I believe the ABC staff were ordered not to tell anyone about the star’s absence for fear it would hit attendances. Lonnie Donegan, the main support act, stood in for one show, with Miki and Griff arriving to bill-top twice the next night. Anyway, on July 31 the crooner fit enough to be the big draw at the annual garden fete at Northgate Hospital, signing autographs and posing for photographs in front of a huge crowd.

Tony King, now retired but a long-serving stalwart of the borough council’s entertainments and publicity department who rose to became its head, recalls that there was “a hoo-ha” one year about Humperdinck: “The impression I got was that he had signed up to do the season here, then got this invitation to Las Vegas and wanted to be released, but the management – the Grade organisation, or somebody else – dug their heels in and he had to do the Yarmouth season.”

Four-plus decades later, it is unlikely we will ever learn the facts.

The recent deaths of two well-loved comedians who spent summers entertaining here brought back memories for Mrs Peggotty and me. In either 1978 or 1982 we attended the midnight banquet at the Carlton Hotel to celebrate the winner of the summer’s Yarmouth-based Miss British Isles crown, and we were all in mid-meal when Irish comic Frank Carson began cracking jokes from his table, his food forgotten.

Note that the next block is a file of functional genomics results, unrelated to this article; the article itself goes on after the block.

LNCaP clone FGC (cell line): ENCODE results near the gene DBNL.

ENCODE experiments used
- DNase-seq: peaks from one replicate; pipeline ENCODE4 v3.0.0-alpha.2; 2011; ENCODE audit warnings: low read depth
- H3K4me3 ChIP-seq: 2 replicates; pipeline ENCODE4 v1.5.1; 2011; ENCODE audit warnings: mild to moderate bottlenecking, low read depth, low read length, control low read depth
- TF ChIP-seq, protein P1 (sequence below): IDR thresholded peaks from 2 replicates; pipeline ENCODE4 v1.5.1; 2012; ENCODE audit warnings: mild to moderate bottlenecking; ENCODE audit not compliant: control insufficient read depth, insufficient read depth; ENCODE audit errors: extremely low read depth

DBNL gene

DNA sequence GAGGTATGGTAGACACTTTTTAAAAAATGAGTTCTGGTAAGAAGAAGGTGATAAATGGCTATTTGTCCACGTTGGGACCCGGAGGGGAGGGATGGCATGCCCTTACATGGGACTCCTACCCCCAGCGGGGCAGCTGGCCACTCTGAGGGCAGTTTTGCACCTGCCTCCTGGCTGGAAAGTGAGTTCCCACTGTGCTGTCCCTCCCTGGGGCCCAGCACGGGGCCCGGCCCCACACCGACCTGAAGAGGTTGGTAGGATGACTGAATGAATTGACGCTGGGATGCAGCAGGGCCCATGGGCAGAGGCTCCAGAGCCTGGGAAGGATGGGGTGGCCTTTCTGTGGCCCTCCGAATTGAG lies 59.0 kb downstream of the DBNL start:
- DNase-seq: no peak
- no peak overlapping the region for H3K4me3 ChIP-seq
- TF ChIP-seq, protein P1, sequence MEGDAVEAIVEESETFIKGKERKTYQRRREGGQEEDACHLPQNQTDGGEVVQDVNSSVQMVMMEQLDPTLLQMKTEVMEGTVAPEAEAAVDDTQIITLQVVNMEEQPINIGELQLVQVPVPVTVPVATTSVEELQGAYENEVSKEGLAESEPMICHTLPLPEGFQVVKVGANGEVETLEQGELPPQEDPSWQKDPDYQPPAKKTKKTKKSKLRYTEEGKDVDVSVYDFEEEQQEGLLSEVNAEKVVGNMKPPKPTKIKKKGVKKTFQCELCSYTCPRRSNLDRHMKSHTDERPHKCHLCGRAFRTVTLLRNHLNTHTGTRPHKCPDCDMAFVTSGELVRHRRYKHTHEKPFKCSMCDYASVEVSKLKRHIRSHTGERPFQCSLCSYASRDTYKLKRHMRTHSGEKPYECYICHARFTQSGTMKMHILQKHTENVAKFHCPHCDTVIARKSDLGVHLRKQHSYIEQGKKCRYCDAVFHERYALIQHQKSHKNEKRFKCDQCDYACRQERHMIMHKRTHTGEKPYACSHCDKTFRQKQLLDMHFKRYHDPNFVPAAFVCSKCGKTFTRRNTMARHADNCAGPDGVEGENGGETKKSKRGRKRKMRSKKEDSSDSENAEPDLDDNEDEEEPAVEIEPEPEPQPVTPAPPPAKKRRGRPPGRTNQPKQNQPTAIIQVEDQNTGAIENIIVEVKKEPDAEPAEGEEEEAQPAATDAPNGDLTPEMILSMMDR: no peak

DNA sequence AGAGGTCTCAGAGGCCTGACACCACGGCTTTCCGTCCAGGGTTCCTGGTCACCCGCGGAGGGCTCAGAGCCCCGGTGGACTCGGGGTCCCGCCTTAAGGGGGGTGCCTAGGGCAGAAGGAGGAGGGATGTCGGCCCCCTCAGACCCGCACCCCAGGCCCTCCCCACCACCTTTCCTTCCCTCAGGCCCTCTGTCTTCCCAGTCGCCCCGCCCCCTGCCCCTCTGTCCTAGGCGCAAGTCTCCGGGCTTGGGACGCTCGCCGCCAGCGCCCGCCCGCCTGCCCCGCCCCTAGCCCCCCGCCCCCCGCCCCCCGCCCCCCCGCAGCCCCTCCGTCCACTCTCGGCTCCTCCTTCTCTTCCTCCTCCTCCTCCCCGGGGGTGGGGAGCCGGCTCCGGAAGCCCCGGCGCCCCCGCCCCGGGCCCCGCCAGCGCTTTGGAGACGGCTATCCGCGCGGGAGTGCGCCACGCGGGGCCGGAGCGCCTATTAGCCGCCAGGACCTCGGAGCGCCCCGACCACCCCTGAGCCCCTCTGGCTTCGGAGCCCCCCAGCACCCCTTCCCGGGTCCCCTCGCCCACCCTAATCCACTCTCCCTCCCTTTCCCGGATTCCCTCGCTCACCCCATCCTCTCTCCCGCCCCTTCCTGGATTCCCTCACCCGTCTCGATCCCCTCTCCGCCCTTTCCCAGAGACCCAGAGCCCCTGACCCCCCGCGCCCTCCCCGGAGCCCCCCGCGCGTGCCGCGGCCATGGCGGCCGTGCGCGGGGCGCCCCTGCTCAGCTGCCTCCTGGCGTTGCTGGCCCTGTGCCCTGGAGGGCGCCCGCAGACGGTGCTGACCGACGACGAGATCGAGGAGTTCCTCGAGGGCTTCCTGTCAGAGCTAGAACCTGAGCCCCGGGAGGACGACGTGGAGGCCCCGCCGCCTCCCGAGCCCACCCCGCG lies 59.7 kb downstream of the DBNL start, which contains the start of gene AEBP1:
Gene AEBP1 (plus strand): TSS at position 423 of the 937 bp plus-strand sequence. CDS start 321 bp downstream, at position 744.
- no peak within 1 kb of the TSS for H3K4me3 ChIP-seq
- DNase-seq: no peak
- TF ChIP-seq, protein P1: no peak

Fellow diners spluttered with mirth, encouraging him to up the tempo. Then another favourite funnyman, Norman Collier (famed for his alleged malfunctioning microphone) joined in to try to out-quip Carson. The two were irrepressible. Any suggestion of formality in the presence of local VIPs and the newly-crowned Miss British Isles was washed away by the machine-gun impromptu banter.

The other death was that of Ken Goodwin, a comedian with a gentle approach and a nice line in crooning. In 1973 he starred at the Wellington Pier Pavilion, but it was an unhappy summer for him. On the Acle New Road one night he took avoiding action to avoid a collision, his car hit a tree and somersaulted, leaving him up to his neck in dyke water.

A Securicor van driver saw his predicament, helped him into his vehicle – but another car ran into the van! Firemen cut the entertainer free of the wreckage and he spent three days in Yarmouth General Hospital after two accidents within a few minutes.

Our 13-year-old son was recovering from an operation in the same ward and still remembers nurses worrying that patients’ stitches might burst because Ken kept them laughing.

Three years later the comedian was in collision with a lorry and wrote off his car in Yarmouth a few hours before his show’s opening night.

He starred in a professional pantomime, Aladdin, here in 1990. And a few years later we saw him on the Wellington Pier, crooning Bing Crosby songs while ex-Ted Heath vocalist Denis Lotis paid tribute to Frank Sinatra and another performer was Al Jolson.